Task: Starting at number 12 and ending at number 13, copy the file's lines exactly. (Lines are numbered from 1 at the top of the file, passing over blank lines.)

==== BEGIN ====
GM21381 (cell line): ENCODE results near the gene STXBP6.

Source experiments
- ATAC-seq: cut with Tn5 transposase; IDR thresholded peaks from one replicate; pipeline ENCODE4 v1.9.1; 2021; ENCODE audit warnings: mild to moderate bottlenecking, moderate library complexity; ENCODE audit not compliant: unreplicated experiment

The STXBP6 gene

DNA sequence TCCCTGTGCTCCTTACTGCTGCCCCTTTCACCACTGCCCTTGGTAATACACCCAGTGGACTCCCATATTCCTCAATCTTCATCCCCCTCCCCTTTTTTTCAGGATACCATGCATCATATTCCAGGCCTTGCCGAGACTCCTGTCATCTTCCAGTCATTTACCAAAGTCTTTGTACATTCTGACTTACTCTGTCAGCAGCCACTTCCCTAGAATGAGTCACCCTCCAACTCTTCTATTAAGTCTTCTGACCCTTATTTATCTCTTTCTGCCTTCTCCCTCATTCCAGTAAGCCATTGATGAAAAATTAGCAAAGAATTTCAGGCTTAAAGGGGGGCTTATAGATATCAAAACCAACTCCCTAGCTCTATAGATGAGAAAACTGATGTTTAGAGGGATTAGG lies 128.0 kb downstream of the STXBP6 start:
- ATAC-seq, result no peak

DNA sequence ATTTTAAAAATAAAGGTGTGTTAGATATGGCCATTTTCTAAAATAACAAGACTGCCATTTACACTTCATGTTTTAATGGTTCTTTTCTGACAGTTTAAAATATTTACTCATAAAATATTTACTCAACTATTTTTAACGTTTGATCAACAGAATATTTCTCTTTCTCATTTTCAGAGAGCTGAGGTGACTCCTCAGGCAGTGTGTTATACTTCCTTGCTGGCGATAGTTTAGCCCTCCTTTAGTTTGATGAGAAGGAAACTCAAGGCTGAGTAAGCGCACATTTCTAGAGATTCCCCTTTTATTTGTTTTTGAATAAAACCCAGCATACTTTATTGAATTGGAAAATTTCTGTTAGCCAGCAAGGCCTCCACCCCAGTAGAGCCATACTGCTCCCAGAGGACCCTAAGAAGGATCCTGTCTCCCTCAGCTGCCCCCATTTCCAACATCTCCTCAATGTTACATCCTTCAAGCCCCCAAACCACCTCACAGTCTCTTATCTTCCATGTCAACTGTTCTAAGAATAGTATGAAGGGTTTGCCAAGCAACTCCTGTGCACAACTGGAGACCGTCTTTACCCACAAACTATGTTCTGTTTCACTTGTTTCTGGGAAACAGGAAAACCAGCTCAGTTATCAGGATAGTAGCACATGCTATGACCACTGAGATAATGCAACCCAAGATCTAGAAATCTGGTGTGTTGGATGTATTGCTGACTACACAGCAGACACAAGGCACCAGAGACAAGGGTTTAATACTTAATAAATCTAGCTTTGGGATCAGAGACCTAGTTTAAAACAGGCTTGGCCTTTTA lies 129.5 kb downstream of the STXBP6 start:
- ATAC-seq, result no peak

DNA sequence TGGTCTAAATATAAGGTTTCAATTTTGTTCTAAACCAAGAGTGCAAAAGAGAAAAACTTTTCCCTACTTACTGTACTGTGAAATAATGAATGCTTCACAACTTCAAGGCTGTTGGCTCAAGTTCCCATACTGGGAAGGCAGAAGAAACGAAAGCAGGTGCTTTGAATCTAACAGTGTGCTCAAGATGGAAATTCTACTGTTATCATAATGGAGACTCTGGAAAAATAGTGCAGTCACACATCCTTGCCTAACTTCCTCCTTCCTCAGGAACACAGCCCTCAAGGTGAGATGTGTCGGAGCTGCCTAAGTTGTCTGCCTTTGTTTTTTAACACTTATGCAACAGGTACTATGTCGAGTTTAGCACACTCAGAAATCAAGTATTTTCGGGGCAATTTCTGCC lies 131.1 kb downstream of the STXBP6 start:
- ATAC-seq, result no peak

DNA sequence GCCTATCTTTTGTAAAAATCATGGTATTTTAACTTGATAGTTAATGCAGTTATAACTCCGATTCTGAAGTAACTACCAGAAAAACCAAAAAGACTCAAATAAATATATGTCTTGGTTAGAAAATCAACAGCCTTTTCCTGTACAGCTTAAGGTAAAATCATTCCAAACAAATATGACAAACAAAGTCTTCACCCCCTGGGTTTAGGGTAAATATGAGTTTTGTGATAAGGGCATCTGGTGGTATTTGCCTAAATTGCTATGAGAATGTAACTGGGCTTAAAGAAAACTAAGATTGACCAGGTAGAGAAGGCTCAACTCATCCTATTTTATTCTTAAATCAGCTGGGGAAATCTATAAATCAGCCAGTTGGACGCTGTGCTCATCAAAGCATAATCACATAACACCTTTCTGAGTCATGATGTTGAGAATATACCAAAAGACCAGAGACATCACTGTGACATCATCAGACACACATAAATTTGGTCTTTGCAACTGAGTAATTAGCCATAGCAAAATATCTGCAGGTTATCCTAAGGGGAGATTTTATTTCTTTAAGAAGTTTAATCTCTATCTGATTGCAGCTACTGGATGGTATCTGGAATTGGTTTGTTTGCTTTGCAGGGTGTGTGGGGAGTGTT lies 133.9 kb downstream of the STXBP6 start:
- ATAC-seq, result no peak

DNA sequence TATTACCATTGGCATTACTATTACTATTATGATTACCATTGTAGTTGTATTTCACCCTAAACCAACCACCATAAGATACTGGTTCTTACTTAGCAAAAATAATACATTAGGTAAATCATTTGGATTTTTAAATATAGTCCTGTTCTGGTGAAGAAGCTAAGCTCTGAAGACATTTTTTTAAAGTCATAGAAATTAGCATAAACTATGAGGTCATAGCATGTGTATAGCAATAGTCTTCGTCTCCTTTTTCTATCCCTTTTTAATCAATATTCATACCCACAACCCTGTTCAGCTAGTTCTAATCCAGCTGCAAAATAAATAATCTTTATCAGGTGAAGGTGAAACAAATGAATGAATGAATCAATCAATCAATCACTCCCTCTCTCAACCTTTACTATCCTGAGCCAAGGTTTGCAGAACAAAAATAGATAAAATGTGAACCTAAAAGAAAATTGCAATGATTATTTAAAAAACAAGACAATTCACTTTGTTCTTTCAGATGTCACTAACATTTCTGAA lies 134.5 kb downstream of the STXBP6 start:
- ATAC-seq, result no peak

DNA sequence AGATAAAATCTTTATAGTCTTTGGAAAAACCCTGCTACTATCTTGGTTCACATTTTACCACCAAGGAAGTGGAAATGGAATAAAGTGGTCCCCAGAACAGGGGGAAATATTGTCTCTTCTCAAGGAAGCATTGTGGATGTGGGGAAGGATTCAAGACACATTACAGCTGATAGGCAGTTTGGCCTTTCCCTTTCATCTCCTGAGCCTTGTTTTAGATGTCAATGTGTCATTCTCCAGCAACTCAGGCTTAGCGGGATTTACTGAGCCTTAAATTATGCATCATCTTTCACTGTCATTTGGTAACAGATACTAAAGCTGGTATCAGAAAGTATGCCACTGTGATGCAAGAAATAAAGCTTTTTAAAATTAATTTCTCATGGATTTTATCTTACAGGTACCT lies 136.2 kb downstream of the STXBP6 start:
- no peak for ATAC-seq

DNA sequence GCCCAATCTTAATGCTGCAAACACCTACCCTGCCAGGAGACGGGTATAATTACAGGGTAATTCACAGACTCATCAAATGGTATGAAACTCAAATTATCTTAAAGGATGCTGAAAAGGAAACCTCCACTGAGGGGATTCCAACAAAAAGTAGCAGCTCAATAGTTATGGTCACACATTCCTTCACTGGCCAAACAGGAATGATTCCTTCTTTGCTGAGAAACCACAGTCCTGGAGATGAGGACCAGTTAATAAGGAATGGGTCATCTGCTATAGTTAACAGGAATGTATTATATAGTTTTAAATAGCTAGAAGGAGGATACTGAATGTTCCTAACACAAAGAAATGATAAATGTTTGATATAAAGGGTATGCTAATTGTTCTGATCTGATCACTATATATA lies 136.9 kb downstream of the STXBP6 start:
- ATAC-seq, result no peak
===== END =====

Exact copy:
- ATAC-seq, result no peak

DNA sequence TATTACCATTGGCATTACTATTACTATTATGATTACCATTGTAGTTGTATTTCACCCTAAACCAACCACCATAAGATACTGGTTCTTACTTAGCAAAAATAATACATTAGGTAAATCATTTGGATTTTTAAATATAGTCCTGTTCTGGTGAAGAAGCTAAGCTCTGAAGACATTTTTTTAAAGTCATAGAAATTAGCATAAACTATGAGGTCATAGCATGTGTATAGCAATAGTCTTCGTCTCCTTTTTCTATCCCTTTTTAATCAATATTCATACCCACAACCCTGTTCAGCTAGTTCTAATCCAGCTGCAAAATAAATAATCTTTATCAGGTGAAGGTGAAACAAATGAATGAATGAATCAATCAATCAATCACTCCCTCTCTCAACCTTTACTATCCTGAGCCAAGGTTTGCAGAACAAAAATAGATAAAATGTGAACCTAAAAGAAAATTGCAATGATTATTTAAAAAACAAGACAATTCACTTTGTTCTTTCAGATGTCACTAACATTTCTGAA lies 134.5 kb downstream of the STXBP6 start: